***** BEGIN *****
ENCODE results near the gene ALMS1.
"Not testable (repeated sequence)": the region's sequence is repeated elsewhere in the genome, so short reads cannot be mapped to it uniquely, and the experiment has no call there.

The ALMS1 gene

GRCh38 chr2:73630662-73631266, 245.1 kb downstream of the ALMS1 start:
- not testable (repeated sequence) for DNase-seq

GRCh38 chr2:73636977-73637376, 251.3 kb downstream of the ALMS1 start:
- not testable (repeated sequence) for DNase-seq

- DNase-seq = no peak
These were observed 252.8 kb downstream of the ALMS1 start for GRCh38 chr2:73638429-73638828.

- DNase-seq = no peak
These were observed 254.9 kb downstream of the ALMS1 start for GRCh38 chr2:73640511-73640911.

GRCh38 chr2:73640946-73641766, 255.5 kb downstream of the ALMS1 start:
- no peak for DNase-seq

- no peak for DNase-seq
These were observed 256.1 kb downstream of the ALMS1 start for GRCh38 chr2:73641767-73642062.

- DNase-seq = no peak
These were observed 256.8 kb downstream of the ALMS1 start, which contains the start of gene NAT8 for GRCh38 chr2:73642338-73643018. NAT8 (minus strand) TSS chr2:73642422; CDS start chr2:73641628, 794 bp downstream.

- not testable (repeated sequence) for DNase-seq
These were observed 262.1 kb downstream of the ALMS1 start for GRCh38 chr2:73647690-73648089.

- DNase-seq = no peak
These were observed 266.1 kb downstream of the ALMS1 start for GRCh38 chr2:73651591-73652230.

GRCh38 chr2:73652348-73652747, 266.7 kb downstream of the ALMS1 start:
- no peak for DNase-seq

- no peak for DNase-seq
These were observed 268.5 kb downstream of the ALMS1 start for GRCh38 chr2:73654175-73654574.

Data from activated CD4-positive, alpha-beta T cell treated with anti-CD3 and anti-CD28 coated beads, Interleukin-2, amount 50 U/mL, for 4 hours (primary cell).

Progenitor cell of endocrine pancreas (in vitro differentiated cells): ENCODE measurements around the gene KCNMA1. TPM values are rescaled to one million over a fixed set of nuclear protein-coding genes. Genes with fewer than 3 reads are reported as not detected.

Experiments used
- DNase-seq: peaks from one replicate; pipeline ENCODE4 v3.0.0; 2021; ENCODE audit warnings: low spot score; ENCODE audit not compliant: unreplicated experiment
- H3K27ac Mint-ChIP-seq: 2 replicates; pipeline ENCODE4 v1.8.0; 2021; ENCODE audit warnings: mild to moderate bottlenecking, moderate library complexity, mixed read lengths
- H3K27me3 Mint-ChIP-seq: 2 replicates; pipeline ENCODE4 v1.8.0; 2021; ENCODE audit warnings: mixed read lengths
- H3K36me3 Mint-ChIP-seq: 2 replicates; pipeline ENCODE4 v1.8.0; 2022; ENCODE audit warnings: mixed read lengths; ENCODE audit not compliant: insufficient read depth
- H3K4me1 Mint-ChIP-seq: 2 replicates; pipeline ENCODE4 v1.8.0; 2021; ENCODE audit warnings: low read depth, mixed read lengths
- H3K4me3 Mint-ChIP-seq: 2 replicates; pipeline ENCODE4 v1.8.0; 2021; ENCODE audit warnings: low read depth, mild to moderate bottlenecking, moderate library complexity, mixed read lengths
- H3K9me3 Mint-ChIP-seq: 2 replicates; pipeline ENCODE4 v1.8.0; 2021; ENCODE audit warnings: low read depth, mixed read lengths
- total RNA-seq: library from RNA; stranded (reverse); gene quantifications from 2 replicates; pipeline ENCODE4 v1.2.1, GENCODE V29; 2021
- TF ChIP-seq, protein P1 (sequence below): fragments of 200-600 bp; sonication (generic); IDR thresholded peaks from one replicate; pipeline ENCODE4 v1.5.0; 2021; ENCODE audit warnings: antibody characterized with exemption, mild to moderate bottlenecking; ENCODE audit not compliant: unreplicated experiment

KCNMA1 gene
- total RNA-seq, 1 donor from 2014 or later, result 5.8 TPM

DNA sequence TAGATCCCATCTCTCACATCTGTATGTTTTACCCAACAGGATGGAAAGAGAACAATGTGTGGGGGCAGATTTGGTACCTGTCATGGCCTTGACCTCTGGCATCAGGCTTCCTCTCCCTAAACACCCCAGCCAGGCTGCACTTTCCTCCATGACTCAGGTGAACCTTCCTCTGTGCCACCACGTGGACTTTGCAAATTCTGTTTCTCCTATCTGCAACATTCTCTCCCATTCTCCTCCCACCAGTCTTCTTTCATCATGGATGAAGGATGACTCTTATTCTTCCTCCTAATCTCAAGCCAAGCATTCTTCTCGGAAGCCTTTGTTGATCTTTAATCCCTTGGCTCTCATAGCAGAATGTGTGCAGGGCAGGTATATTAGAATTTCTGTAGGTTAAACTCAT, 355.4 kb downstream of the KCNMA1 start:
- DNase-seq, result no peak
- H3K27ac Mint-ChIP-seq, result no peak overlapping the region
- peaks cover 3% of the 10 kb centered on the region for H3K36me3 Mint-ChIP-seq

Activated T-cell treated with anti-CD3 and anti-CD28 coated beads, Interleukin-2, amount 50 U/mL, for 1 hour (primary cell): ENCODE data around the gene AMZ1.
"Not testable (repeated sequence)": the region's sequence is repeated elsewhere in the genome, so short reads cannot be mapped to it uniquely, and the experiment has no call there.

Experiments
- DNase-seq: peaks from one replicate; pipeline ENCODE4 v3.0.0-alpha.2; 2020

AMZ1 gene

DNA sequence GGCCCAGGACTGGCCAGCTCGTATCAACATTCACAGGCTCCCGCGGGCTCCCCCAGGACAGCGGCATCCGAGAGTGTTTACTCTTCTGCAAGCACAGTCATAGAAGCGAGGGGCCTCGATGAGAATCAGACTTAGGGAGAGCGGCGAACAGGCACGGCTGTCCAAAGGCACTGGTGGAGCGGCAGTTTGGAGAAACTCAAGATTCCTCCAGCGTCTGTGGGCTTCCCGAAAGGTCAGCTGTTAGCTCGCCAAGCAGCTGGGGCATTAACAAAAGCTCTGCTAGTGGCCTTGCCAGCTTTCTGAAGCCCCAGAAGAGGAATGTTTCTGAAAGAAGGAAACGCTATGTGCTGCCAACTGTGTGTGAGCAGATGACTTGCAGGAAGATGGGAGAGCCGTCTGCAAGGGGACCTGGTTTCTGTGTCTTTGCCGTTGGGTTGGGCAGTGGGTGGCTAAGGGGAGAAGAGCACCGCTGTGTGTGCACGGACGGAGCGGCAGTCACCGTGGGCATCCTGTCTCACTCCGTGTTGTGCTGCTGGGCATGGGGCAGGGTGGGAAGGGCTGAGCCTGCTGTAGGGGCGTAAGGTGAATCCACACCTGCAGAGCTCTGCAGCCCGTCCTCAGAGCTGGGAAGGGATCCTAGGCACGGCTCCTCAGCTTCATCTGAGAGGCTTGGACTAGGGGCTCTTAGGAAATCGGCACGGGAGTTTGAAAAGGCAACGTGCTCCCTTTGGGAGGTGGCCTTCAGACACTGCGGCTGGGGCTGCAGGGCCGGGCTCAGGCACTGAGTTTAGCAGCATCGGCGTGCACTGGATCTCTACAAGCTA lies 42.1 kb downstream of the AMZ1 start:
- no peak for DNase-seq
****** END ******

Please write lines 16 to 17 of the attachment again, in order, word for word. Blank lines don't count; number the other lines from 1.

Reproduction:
- DNase-seq = no peak
These were observed 256.8 kb downstream of the ALMS1 start, which contains the start of gene NAT8 for GRCh38 chr2:73642338-73643018. NAT8 (minus strand) TSS chr2:73642422; CDS start chr2:73641628, 794 bp downstream.